Hello and welcome to a special NRF 2021 edition of the Retail Rundown Podcast.  Join us as we dive into key takeaways from NRF Chapter One as we chat with retail technology experts about this year’s Big Show. 

In this episode, you’ll hear from thought leaders from Nedap Retail, a global leader in RFID solutions; Oracle, an integrated cloud applications and platform services provider; Quorso, a software company providing retailers with applications to become more agile; and Reality Interactive, an agency specializing in digital retail experiences. 

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Hosted by Julia Raymond Hare; Written and produced by Gabriella Bock; Edited by Trenton Waller; Social media by Natalie Arana

 

TRANSCRIPTION

Julia Raymond Hare:
Hello and welcome to a special NRF 2021 edition of the Retail Rundown Podcast. I’m your host, Julia Raymond Hare. Today we’re going to dive into some of the most buzzed-about topics from this year’s Big Show. 

 

Julia Raymond Hare:
As most of you already know, the National Retail Federation moved its annual conference to the web this year. We were in attendance live tweeting many of the keynotes and speaker sessions.

 

Julia Raymond Hare:
And for those of you who miss the networking opportunities and 1:1 conversations that come with in-person events, we host private, off-the-record discussion calls for our retailer friends. Currently, these calls are reserved for retail and brand executives only, but we are planning to expand our format later this year to open the floor for other key roles in this field. If you’d like to receive an invite to a future call, you can email me directly at julia@rethink.industries.

 

Julia Raymond Hare:
In today’s episode, we’ll be hearing from 4 unique tech players and the incredible work they are doing to move the needle forward for retail innovation. But first, I’d like to share with you the insights I found most impactful during this year’s Big Show. 

 

Julia Raymond Hare:
First, is the learning that “from crisis comes immense opportunity.” The spirit of innovation was alive as retailers shared how their teams quickly went to work executing initiatives to roll out mobile technologies, pick up services and enhance the online shopping experience in the wake of the COVID-19 pandemic. 

 

Julia Raymond Hare:
Second, is shifting consumer values and an increased focus on community, authentic conversations, and personalization.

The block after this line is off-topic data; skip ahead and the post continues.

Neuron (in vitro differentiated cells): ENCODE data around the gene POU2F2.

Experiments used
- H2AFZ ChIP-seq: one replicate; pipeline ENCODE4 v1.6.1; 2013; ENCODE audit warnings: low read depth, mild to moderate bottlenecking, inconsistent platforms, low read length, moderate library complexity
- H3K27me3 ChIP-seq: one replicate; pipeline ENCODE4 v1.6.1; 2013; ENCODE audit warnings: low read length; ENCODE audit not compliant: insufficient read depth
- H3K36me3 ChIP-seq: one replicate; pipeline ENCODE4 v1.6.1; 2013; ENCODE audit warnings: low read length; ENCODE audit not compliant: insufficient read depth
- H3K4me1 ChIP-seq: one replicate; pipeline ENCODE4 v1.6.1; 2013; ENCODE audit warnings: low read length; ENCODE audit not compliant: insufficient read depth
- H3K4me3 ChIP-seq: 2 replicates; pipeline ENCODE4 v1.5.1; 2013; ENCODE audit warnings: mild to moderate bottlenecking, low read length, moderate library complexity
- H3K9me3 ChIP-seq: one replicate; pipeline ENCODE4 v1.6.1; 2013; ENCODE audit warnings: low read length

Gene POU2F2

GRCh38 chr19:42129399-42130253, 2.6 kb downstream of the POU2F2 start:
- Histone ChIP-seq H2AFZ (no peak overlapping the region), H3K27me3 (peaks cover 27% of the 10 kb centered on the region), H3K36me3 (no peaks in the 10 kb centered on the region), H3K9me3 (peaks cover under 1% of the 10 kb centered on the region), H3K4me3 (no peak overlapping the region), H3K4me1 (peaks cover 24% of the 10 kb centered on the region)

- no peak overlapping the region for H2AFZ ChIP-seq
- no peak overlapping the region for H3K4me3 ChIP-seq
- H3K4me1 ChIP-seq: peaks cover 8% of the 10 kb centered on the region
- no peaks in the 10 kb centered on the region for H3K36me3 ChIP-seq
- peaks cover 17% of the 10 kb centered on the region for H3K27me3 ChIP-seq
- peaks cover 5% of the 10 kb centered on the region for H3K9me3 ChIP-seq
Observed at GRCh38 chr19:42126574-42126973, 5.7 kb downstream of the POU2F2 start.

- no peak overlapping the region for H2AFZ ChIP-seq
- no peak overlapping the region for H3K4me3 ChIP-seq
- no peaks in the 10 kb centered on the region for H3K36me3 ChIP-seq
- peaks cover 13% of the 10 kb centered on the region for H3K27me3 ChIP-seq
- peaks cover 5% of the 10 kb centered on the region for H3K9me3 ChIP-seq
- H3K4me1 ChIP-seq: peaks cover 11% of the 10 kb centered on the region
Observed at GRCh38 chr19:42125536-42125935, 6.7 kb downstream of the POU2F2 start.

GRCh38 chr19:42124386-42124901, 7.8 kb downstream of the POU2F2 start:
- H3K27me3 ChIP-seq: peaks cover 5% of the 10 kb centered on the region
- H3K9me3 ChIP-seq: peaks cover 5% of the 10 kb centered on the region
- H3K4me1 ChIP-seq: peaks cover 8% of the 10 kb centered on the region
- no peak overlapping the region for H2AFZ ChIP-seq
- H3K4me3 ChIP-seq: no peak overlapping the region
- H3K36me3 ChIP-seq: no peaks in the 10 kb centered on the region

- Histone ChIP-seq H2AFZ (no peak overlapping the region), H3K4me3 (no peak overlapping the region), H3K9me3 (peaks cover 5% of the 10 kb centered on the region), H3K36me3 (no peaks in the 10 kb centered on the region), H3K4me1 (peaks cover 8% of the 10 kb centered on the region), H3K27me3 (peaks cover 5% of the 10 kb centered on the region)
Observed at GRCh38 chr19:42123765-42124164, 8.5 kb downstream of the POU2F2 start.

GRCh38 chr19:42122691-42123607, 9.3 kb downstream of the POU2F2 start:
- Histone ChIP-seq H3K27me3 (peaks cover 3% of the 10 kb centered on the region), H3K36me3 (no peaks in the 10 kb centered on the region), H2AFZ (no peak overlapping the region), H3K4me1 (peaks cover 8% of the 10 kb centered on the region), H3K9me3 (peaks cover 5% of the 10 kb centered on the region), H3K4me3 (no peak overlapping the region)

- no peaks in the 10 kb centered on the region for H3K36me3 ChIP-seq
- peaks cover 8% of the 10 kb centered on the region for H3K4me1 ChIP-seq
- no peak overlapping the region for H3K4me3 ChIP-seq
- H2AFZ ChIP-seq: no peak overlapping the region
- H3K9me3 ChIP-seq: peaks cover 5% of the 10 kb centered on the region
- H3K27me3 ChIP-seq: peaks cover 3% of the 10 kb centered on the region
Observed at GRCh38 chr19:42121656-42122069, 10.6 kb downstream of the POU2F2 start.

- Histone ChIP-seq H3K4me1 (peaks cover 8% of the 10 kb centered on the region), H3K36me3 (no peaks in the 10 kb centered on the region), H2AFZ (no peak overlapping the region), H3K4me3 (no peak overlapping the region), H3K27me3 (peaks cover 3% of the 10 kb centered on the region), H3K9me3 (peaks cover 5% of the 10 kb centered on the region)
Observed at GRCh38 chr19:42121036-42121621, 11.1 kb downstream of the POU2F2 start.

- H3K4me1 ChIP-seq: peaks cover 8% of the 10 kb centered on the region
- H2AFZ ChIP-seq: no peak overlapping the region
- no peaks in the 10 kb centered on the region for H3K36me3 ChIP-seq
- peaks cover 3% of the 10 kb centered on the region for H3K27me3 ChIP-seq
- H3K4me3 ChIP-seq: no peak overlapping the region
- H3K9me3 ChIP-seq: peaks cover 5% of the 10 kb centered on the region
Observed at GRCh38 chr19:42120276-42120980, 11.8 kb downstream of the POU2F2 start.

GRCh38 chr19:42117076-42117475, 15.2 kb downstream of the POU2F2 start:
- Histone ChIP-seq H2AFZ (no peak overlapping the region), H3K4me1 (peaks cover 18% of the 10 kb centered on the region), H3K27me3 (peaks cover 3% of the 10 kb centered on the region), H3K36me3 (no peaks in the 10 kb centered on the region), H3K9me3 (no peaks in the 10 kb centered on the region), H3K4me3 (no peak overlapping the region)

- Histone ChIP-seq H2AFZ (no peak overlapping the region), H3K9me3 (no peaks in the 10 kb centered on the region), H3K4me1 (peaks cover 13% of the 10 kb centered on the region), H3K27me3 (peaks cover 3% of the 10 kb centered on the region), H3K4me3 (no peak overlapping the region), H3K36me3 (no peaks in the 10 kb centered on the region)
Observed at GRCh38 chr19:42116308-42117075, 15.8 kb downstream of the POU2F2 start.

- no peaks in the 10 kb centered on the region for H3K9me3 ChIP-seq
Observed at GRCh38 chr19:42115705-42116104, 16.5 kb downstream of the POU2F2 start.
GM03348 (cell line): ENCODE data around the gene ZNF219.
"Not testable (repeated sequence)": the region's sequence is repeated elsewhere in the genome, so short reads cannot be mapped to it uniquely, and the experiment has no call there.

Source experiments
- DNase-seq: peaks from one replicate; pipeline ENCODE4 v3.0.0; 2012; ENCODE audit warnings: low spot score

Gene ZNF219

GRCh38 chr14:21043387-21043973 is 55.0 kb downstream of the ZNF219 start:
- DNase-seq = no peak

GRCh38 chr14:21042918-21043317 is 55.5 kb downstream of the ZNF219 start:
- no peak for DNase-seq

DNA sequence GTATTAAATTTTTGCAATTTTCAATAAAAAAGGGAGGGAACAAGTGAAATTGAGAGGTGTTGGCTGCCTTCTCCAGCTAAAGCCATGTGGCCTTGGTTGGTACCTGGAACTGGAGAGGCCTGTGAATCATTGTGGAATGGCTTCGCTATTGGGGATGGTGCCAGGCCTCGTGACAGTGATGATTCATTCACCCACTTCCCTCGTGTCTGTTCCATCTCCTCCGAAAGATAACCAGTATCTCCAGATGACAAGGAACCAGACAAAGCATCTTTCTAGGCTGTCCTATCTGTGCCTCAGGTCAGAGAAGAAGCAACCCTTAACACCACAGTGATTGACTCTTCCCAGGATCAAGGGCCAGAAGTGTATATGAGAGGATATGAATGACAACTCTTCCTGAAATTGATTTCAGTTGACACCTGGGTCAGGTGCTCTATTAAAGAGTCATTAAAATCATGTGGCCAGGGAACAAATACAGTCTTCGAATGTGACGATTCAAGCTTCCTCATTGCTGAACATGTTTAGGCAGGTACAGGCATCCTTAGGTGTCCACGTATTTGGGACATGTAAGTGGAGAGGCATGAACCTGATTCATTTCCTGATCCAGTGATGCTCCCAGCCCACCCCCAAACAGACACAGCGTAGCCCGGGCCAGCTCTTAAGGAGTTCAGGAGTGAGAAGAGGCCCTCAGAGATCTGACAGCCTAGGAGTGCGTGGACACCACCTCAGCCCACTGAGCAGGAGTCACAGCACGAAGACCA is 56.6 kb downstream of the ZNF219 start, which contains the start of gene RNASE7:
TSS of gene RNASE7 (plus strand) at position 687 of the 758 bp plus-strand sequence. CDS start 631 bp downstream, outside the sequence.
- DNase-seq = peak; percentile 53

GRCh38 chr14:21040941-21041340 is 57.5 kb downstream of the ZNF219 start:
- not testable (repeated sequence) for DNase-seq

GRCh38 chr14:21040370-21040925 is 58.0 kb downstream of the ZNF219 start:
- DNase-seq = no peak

Julia Raymond Hare:
And that brings us to our final insight, which is the importance sustainability, trust and transparency will play for brands now and in the coming years. Thought leaders from ULTA, IKEA, The Home Depot,  and H&M were featured in panel discussions on their sustainable initiatives and plans for a better, greener and cleaner path forward.

Now that you’ve heard from me, I’d like to turn it over to four leaders in the retail tech space to hear what they believe are the greatest opportunities for retail in the years to come. 

 

Julian Mills:
Hi, I’m Julian Mills, CEO of Quorso, an agile store’s app.

 

Julian Mills:
My two key takeaways from NRF 2021 are, one, omnichannel and, two, agile stores. This was the year that omnichannel really came of age. There was massive growth of BOPUS, curbside, Instacart, social commerce, etc. Essentially, it all was about giving the customer exactly what they want, where they want, when they want it. Now, that shift has clearly been accelerated by all of the physical constraints the pandemic has imposed.

 

Julian Mills:
Second, stores. Stores still represent over 80% of sales, at least in the US; and stores have had to respond very, very quickly to changing conditions this year. They’ve been open, they’ve been shut, they’ve had social distancing measures imposed. There’s been massive demand for certain SKUs. Staff have been off sick. That’s led to a huge interest in how stores can respond quickly and profitably to those changes, i.e., how stores can become more agile and resilient.

 

Julian Mills:
Quorso’s growing very strongly off the back of that agile stores trend. We are an app for managing stores in an agile way. What does that mean? Essentially, Quorso plugs into your POS and other retail data, terabytes of it, and it translates all of that data into a few specific daily next best actions for each of your stores. It then measures, learns, and scales the missions that stores complete and shows how that is improving the performance of the business.

 

Julian Mills:
What’s really exciting about this is, first, that you can drive rapid improvement in a business. So on average, every mission someone completes adds about 19% extra sales or improves performance by 19%. That’s extraordinary. Just think doing one thing can sell 19% more bananas or 19% more cookies.